Legislation before the U.S. Senate seeks to ensure that terminated vested participants and their beneficiaries are well-informed regarding how they receive payments.
The Information Needed for Financial Options Risk Mitigation (INFORM) Act (S. 4087), introduced by Sen. Patty Murray (D-WA), provides that plan sponsors which offer terminated vested participants a lump-sum window would be required to provide information to help those participants understand the financial trade-offs of choosing between a lump sum payment and lifetime annuity payments.
Under the bill, a plan sponsor which amends the plan to provide time for participants or beneficiaries to elect to receive a lump sum instead of monthly annuity payments would be required to provide notice:
- to each participant or beneficiary offered that lump sum, no later than 90 days before the first day on which the participant or beneficiary may make an election to receive a lump sum; and
- to the Secretaries of Treasury aand Labor (i.e., the IRS and DOL) and the Pension Benefit Guaranty Corporation (PBGC), no later than 30 days before the first day on which participants and beneficiaries may make an election regarding such a lump sum.
Notice to Participants and Beneficiaries
In greater detail, the notice to participants and beneficiaries would have to include:
- An explanation of how the lump sum was calculated, including the interest rate, mortality assumptions and whether any additional plan benefits were included in the lump sum, such as early retirement subsidies.
- The relative value of the lump sum option for a terminated vested participant compared to the value of (1) the single life annuity and (2) the qualified joint and survivor annuity.
- Information regarding:
- —whether it would be possible to replicate the plan’s stream of payments by purchasing a comparable retail annuity using the lump sum;
- —the potential ramifications of accepting the lump sum, including longevity risks and loss of (1) protections guaranteed by the PBGC, (2) protection from creditors, (3) spousal protections and (4) other protections;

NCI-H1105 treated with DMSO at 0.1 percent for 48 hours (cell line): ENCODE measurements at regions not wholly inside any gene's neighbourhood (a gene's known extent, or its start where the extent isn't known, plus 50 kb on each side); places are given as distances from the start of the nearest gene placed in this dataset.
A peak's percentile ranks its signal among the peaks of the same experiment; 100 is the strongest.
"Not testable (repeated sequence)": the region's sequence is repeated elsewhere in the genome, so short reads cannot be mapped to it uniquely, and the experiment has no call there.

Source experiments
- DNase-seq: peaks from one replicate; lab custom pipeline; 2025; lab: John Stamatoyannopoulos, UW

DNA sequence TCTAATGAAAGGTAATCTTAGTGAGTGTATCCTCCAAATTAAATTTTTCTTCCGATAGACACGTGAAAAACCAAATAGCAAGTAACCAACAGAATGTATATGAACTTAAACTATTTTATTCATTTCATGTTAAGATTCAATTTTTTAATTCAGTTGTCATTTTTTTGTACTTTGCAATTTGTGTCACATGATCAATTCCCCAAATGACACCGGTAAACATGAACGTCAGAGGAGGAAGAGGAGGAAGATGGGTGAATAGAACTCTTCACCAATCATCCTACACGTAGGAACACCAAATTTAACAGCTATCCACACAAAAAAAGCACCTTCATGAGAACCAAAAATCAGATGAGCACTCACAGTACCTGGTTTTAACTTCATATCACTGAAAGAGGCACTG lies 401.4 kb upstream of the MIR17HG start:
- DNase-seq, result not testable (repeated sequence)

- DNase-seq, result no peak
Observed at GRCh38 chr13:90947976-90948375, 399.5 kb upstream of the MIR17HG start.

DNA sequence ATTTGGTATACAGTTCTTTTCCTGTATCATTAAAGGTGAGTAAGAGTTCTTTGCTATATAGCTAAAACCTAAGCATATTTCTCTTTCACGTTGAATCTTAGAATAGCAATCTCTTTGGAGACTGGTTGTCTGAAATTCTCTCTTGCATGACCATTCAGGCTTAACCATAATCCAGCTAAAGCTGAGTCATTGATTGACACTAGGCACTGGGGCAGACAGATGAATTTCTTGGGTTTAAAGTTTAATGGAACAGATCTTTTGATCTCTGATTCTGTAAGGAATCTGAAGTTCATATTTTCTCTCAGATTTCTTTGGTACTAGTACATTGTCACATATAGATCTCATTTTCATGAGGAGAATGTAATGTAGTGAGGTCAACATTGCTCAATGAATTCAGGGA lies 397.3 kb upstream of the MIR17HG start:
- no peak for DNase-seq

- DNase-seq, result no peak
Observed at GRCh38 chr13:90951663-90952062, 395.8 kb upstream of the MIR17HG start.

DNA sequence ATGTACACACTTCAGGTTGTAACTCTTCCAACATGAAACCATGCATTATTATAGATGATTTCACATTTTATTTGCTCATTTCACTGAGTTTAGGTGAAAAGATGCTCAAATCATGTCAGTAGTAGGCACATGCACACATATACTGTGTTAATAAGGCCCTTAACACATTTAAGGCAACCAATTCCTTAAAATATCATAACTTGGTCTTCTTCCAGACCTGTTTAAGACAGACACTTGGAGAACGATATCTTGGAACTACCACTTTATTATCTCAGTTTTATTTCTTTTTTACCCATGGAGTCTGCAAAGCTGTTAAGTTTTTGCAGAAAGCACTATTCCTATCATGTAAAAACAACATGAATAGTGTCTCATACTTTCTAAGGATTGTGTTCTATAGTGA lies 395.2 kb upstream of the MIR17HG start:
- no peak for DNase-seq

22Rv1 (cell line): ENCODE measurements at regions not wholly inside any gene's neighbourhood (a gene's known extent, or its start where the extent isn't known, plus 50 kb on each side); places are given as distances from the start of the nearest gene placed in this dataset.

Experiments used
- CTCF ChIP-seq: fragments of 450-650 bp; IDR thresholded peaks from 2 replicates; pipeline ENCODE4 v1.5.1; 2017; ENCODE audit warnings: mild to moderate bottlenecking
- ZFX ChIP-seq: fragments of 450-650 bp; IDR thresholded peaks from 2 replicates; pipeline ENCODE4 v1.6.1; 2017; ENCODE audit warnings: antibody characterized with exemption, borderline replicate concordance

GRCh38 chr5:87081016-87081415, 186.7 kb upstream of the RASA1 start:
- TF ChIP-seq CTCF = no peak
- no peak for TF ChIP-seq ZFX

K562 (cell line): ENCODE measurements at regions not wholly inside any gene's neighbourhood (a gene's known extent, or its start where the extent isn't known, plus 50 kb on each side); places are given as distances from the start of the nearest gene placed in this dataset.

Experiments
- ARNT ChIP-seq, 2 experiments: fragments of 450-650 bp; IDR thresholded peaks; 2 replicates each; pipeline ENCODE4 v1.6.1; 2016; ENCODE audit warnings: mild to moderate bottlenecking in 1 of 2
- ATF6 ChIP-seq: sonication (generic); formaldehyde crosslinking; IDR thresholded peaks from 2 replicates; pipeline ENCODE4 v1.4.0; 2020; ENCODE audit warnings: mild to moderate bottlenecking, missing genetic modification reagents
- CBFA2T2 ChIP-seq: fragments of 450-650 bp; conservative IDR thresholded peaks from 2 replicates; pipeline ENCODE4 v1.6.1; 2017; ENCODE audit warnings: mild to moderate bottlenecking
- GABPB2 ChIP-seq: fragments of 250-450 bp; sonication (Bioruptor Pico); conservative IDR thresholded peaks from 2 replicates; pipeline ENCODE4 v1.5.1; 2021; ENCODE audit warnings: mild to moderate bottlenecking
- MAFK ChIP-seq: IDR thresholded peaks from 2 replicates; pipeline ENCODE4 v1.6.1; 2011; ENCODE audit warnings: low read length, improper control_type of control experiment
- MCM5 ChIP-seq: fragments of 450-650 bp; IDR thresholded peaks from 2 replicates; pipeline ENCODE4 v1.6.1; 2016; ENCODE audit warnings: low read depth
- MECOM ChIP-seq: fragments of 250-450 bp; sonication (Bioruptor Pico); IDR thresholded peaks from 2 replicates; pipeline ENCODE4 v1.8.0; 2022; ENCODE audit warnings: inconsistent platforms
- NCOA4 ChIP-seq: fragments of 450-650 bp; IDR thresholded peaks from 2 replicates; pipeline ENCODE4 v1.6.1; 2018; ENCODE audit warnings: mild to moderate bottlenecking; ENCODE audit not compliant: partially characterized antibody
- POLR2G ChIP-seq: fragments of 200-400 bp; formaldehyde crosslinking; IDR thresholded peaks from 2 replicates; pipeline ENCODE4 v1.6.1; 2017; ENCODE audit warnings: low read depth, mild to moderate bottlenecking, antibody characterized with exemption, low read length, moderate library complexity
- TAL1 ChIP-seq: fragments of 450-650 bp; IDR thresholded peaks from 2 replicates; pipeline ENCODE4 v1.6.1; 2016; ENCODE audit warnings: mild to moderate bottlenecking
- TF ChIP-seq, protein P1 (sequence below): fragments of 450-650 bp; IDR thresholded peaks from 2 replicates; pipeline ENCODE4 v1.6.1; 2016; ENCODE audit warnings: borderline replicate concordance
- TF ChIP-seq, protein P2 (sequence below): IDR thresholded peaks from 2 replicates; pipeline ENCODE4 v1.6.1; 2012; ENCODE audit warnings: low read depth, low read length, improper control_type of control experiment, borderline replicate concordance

- —the general tax rules related to accepting a lump sum, including rollover options and early distribution penalties with a disclaimer that the plan does not provide tax, legal or accounting advice, as well as a suggestion that participants and beneficiaries consult with their own tax, legal and accounting advisors before determining whether to accept the offer;
- —how to accept or reject the offer, the deadline for response, and whether a spouse is required to consent to the election; and
- —contact information for the point of contact at the plan sponsor from which participants and beneficiaries could get more information or ask questions regarding options.
Notice to Federal Agencies
The bill also would require a plan sponsor to provide notice to the IRS, DOL and PBGC regarding:
- the total number of participants and beneficiaries eligible for such lump sum option;
- the length of the limited period during which the lump sum is offered;
- an explanation of how the lump sum was calculated, including the interest rate, mortality assumptions, and whether any additional plan benefits were included in the lump sum, such as early retirement subsidies; and
- a sample of the notice provided to participants and beneficiaries.
In addition, the plan sponsor would be required to provide an additional report to the IRS, DOL and PBGC no less than 90 days after the conclusion of the period during which participants and beneficiaries may accept a plan’s offer to convert their annuity into a lump sum. That report would include the number of participants and beneficiaries who accepted the lump sum offer and any other information the IRS and DOL may require.
The bill also calls for regulatory guidance to be issued within six months after the bill is enacted, including as model notices for plan sponsors to use.
The bill has been referred to the Senate Health, Education, Labor, and Pensions Committee.